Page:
Lake Olathe (now Cedar Lake), covering 57 acres, was constructed in the 1930s. A swimming pool was built under the Works Progress Administration in 1934. It was located in the City Park at Poplar and Woodland. A Colonial-style post office was constructed at a cost of $90,000, and dedicated at Old Settlers in 1939. Albert T. Reid, an artist of national reputation, created the mural "Romance of the Mail" for the new building under WPA grant. Bus service for rural high school students began in 1938.
Olathe's population in 1940 was 3,979 and Johnson County's 33,327. The Strang Line went bankrupt in 1940 and a short time later World War II began.
The first Olathe residents to die in the war were Harlan H. Harper and Don W. Roberds. The Olathe Naval Air Station was commissioned Oct. 1, 1942. In May, 1943, a tornado destroyed more than 100 airplanes. Housing was at a premium because of the migration of military families. The Navy Hill area was constructed to alleviate the shortage. The presence of the military jolted a 50-year social and economic status quo for Olathe. After the war, rapid development in the northeast part of the county set the stage for the urbanization of Johnson County and Olathe.
In 1950, the naval air station became a training facility for reservists. In that year, Olathe's population was 5,593 and the county's spiraled to 62,783.
The Korean Conflict broke out and the first Olathe casualty was James C. Donham, who died Sept. 24, 1950.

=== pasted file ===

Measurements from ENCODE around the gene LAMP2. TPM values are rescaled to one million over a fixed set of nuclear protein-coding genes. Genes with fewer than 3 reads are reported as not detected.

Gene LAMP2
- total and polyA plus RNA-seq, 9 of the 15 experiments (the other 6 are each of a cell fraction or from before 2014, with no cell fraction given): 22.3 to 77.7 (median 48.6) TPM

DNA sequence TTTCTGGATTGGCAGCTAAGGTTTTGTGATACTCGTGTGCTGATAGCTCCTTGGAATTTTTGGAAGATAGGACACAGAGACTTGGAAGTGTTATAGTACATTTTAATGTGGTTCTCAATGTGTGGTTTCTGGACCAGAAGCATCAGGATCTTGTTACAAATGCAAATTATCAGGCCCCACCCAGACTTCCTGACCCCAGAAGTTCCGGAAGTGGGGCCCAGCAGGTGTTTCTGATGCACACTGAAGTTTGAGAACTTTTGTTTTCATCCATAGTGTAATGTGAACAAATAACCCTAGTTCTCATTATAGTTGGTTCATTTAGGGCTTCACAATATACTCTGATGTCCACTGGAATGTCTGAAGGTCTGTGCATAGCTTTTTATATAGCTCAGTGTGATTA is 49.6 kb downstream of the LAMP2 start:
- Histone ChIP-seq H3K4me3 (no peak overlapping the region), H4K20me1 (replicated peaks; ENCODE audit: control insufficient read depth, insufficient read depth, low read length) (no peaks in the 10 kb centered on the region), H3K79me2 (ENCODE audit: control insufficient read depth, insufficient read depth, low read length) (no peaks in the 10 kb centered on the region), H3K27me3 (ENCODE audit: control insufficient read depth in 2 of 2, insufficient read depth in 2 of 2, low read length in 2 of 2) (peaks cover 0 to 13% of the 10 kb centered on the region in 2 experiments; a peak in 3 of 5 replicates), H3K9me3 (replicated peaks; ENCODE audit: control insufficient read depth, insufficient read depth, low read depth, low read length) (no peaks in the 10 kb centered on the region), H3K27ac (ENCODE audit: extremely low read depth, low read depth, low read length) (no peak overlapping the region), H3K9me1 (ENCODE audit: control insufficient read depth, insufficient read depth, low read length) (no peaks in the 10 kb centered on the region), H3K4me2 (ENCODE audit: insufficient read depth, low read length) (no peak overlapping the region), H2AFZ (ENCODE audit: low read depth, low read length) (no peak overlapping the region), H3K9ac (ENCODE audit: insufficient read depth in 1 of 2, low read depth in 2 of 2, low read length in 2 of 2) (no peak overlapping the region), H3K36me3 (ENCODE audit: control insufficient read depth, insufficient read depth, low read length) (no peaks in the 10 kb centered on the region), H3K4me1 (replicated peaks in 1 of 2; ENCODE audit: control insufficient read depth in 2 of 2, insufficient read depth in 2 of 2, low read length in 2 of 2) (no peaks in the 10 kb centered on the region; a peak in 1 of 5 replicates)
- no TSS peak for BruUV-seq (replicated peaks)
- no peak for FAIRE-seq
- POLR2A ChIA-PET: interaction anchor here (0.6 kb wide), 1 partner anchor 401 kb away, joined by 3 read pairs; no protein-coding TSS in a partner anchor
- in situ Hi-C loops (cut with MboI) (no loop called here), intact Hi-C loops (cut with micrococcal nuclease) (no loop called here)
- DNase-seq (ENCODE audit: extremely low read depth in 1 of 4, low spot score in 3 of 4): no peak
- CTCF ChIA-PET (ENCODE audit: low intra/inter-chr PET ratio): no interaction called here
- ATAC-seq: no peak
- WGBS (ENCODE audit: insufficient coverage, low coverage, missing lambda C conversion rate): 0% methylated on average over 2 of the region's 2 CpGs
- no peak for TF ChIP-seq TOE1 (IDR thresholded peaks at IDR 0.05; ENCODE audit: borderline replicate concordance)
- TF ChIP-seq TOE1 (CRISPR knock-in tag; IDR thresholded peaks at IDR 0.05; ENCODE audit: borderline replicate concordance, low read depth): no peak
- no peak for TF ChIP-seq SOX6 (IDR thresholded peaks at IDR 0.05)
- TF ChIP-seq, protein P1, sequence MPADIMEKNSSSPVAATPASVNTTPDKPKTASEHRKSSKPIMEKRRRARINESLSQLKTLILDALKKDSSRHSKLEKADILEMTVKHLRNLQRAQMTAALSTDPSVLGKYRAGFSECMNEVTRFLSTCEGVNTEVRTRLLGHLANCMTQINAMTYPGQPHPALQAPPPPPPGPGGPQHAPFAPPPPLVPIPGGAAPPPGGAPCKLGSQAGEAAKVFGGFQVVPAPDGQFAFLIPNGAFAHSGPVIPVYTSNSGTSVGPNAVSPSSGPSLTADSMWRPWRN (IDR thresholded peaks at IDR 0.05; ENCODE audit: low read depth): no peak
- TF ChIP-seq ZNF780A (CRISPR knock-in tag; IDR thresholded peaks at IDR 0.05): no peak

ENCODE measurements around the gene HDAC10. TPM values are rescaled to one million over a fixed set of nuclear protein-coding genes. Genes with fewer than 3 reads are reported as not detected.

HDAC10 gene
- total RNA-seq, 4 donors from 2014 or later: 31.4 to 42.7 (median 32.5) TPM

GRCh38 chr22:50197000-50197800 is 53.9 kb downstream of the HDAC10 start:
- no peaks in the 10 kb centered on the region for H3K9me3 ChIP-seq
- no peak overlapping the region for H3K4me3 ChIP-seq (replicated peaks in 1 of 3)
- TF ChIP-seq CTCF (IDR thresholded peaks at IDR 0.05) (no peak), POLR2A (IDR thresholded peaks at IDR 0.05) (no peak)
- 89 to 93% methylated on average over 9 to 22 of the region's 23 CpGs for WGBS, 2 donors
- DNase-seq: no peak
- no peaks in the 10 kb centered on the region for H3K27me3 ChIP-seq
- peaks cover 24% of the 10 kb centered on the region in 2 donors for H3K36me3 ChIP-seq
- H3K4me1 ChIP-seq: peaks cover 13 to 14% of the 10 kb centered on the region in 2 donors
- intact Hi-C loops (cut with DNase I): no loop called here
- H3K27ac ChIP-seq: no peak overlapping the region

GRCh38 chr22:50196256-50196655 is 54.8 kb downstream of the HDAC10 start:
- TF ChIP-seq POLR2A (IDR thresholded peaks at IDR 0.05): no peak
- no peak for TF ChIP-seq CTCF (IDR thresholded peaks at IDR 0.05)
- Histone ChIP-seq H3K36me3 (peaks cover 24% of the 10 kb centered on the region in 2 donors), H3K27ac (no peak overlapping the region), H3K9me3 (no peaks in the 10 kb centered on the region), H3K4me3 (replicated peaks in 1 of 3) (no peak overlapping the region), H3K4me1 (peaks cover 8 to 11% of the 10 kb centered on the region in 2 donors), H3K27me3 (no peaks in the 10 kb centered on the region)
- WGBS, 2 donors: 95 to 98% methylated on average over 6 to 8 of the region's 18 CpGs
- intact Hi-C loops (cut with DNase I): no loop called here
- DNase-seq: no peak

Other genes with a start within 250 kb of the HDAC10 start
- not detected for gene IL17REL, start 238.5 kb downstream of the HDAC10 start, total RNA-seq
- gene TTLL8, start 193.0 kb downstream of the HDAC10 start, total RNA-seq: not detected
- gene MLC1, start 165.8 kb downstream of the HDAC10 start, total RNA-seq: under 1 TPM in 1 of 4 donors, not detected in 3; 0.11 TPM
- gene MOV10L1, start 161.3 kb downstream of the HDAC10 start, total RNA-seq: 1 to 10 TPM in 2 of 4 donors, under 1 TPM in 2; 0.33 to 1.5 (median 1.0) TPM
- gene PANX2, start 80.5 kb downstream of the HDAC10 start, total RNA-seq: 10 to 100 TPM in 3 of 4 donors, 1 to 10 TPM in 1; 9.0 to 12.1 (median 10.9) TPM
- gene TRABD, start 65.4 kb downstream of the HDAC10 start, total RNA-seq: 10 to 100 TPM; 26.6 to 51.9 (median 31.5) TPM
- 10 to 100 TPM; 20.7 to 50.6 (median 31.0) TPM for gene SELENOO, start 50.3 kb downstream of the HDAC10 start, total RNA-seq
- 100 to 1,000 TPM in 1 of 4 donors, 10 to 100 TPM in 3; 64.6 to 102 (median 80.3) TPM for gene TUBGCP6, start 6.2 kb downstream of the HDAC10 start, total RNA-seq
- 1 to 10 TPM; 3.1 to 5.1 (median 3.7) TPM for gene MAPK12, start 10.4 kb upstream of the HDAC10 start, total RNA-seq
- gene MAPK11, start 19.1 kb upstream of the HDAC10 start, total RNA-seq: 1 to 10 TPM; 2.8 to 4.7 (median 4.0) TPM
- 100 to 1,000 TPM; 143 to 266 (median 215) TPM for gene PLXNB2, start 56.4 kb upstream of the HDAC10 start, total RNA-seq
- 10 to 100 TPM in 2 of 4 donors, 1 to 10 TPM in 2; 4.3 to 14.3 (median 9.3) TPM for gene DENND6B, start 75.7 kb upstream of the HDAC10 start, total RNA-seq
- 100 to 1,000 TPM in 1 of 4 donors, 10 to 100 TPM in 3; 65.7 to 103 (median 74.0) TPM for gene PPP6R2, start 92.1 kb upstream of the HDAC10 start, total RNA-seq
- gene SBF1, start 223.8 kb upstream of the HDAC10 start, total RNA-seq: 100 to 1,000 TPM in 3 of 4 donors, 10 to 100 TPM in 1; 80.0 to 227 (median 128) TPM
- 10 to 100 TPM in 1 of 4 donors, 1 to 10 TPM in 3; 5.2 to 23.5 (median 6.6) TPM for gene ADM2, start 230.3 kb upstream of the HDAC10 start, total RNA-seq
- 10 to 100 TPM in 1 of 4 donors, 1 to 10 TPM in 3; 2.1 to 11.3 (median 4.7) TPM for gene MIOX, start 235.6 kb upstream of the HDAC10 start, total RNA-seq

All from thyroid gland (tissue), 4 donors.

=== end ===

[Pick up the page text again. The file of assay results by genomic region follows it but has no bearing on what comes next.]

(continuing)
The '50s brought many other changes to Olathe. A new courthouse was dedicated in 1952 and the old Washburn building was razed. The Olathe Community Hospital opened in 1953 at the southeast corner of Santa Fe and Cooper and delivered 411 babies in 1956. A central office for Southwestern Bell was constructed in 1957 and Delco-Remy, a division of General Motors, opened its plant in 1956.
Spiraling population as a result of the "baby boom" necessitated the construction of Westview Elementary in 1954 and Ridgeview Elementary in 1956.
Olathe celebrated its centennial in 1957 with a true festival of history. The fourth printed history of the city was produced for the event. Two long-time weekly newspapers, "The Olathe Mirror" and "The Johnson County Democrat," were purchased by Harris Newspapers in 1959 and became "The Olathe News." The newspaper survives today.
Rock 'n' roll music came into its own in the '50s. The poet Annie Dillard asked "will the music ever be loud enough?"
Olathe climbed to 10,978 citizens in 1960 with 143,792 in the county. Overland Park, incorporated that year, became the sixth largest city in Kansas. The Shawnee Mission Post office was established. King Radio, with 60 employees, moved to Olathe. The city began to examine ways to convert the Naval Air Station to the industrial park. Construction began on the Federal Aviation Administration center east of I-35. A beginning woman teacher in the Olathe schools earned $3,800. The salary for a man was $4,100.